IMDb > "It Takes a Thief" (1968)
"It Takes a Thief"
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"It Takes a Thief" (1968) More at IMDbPro »TV series 1968-1970

Photos (See all 10 | slideshow) Videos (see all 67)
It Takes a Thief: Season 3: Episode 24 -- Al Mundy matches wits with a mad scientist aboard a plane en route to a scientific meeting in Melbourne.
It Takes a Thief: Season 3: Episode 23 -- Al Mundy tries to prove he's been framed when accused of treason by an agent of the SIA.
It Takes a Thief: Season 3: Episode 22 -- Alistair Mundy recruits his son Al to join him in a plan to help King Armand save his country and daughter from scheming Gen. Contrell.  Alistair buys a circus, which is scheduled to visit the kingdom to entertain Princess Carlotta and disguises himself.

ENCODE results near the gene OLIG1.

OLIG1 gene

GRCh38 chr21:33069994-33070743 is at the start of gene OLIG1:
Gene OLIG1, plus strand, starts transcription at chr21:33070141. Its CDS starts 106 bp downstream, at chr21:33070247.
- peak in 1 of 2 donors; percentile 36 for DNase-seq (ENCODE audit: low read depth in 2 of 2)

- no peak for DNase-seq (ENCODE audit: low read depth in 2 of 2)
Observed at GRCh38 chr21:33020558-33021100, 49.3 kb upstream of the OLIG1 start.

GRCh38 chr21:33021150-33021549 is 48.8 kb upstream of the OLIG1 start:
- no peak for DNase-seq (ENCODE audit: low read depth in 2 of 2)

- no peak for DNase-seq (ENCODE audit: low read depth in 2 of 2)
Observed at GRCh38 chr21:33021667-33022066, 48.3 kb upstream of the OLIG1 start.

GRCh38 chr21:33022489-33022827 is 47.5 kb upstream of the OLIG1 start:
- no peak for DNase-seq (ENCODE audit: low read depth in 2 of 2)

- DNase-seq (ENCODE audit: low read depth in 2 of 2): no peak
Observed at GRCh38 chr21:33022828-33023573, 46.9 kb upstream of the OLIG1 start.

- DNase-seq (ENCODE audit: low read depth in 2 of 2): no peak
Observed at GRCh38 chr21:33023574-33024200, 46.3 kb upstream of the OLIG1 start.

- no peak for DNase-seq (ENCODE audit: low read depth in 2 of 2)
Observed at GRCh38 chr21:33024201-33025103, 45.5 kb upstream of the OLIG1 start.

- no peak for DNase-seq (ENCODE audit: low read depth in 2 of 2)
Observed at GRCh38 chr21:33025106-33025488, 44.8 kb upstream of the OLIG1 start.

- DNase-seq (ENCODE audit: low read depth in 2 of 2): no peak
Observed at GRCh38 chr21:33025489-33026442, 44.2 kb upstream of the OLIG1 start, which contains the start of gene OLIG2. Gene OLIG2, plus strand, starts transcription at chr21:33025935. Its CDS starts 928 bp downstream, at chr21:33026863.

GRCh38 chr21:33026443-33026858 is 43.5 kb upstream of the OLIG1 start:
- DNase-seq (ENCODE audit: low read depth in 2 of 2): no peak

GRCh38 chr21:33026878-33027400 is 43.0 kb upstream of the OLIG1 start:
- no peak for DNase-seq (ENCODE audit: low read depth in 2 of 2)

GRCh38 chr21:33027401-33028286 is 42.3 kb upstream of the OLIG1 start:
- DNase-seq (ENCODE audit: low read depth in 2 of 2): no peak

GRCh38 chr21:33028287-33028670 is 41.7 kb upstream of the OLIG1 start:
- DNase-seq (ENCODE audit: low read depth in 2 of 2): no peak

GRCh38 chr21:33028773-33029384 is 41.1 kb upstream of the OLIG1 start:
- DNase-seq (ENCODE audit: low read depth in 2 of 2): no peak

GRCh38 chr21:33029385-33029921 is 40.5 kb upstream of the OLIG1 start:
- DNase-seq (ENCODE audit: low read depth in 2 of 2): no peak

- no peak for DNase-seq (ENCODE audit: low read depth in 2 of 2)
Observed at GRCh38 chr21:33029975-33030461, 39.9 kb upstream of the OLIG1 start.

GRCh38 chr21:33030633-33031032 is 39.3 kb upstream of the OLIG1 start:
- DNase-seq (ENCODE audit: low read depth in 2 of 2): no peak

It Takes a Thief: Season 3: Episode 21 -- Al Mundy's plan to steal a painting for the SIA pits him against his old nemesis, con woman Charlene Brown.
It Takes a Thief: Season 3: Episode 20 -- A female member of a musical group gets mixed up in a political plot.

Overview

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8.0/10   775 votes »
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Contact:
View company contact information for It Takes a Thief on IMDbPro.
Seasons:
1 | 2 | 3
Release Date:
9 January 1968 (USA) See more »
Genre:
Plot:
The adventures of suave cat burglar Alexander Mundy, who plies his trade for the U.S. Government. Full summary »
Awards:
Nominated for Golden Globe. Another 1 win & 1 nomination See more »
User Reviews:
Next...It Takes A Thief....In Color See more (18 total) »